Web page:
Hongbo Hu's Lab
The State Key Laboratory of Biotherapy Si-Chuan University
Dietary long-chain fatty acids enhance the differentiation of TH1 and TH17 cells in the gut

The links between diet, microbiota composition, immune status and, ultimately, disease are strengthened by new evidence showing that long-chain fatty acids (LCFAs), the most abundant type of fatty acid in the typical Western diet, can exacerbate disease in a mouse model of multiple sclerosis. The study shows that LCFAs promote microbiota changes in the gut and enhance the differentiation of pro-inflammatory T helper 1 (TH1) cells and TH17 cells with systemic effects.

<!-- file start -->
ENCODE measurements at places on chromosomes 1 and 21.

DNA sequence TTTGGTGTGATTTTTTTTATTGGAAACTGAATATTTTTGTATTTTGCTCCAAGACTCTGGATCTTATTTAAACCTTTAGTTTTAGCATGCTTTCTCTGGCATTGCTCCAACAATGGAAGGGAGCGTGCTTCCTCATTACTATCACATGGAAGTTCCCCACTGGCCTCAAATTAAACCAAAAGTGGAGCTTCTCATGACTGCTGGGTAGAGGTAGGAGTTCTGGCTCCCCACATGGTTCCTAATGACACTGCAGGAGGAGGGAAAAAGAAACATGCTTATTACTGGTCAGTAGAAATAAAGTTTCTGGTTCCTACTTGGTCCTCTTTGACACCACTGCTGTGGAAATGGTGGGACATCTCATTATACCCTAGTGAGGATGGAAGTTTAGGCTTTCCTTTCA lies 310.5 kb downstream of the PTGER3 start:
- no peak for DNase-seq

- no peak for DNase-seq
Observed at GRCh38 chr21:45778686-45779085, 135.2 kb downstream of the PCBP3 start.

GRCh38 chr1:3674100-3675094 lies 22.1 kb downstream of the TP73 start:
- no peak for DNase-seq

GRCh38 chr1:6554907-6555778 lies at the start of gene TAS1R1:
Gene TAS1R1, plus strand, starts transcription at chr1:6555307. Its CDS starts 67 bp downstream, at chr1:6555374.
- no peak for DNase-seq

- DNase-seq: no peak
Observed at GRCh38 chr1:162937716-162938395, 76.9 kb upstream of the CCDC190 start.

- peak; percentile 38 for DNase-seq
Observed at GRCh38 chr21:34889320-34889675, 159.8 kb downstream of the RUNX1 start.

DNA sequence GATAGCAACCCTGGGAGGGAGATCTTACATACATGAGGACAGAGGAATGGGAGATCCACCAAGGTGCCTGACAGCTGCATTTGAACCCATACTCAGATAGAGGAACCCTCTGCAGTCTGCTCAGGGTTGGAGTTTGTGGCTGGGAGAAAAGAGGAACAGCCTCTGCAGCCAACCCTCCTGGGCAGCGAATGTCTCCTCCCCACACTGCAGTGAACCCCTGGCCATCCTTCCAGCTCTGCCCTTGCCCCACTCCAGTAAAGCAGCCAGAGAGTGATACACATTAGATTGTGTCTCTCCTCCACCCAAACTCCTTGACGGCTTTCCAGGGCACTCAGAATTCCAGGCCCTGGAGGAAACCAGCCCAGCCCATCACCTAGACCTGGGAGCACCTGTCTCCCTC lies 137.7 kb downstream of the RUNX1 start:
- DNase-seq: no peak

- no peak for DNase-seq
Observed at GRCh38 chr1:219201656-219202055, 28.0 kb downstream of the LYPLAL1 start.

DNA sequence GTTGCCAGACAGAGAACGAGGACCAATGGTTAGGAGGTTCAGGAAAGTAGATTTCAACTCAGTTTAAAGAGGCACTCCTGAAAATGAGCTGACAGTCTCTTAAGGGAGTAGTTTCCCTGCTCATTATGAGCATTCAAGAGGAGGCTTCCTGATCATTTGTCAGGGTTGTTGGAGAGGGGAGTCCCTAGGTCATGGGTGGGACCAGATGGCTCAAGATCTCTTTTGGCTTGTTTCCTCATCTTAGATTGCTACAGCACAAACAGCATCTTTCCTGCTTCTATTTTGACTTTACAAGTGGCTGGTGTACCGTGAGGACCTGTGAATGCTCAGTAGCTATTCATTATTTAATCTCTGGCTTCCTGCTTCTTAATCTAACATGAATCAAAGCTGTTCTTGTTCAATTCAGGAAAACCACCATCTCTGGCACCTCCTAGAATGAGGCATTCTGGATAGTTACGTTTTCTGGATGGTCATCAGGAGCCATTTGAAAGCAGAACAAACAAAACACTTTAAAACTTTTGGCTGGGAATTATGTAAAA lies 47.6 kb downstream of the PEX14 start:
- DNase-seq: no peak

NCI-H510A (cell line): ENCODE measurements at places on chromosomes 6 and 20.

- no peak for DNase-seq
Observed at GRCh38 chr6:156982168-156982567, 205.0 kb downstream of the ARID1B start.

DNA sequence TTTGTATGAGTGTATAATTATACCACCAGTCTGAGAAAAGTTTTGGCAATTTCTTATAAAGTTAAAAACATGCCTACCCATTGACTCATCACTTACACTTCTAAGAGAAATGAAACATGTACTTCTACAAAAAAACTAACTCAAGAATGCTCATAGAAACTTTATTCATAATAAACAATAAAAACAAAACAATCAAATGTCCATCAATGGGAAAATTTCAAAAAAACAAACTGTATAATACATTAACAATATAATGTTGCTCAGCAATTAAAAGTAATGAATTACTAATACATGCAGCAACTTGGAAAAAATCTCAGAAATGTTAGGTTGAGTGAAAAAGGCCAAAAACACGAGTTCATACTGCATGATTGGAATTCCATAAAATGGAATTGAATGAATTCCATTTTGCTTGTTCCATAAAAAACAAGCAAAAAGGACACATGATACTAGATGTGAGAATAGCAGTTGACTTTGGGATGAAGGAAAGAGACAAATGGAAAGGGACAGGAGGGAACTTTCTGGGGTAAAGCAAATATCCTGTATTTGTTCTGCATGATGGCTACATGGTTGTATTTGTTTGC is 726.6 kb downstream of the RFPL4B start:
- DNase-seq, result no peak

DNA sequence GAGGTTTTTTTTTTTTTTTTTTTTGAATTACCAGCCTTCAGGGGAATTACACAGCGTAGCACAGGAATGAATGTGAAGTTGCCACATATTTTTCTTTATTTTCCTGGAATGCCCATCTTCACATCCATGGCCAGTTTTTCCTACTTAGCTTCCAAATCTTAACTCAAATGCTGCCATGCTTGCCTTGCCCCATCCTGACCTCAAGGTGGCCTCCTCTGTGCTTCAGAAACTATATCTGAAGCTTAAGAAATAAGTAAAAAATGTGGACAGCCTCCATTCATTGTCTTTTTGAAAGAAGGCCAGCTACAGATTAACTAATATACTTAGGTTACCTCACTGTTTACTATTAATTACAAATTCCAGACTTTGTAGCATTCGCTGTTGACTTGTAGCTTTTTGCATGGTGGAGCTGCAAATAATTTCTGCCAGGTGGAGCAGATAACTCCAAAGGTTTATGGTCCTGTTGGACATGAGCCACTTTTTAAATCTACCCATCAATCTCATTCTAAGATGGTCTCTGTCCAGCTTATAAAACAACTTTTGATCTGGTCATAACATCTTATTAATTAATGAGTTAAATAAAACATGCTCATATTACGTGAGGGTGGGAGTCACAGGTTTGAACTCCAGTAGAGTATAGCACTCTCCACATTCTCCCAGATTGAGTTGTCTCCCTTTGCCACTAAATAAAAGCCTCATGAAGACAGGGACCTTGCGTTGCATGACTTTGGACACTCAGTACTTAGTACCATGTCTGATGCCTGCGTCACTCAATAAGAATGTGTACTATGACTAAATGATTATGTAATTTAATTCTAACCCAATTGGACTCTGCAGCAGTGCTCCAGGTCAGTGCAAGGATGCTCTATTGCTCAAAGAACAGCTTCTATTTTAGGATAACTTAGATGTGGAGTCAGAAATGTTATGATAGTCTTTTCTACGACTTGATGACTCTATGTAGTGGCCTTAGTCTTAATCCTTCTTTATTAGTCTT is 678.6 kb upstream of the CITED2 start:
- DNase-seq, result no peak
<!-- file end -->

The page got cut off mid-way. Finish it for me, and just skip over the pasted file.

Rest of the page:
Adding the LCFA lauric acid (a C12 fatty acid) to naive mouse T cells increased the differentiation of TH1 and TH17 cells by ~50% under TH cell polarizing conditions and decreased the differentiation of regulatory T (TReg) cells by about one third. A similar positive effect of lauric acid on TH1 cell differentiation was observed in terms of interferon-γ production by CD4+ T cells from healthy human donors.

ORIGINAL RESEARCH PAPER Haghikia, A. et al.Dietary fatty acids directly impact central nervous system autoimmunity via the small intestine.Immunity 43, 817–829 (2015)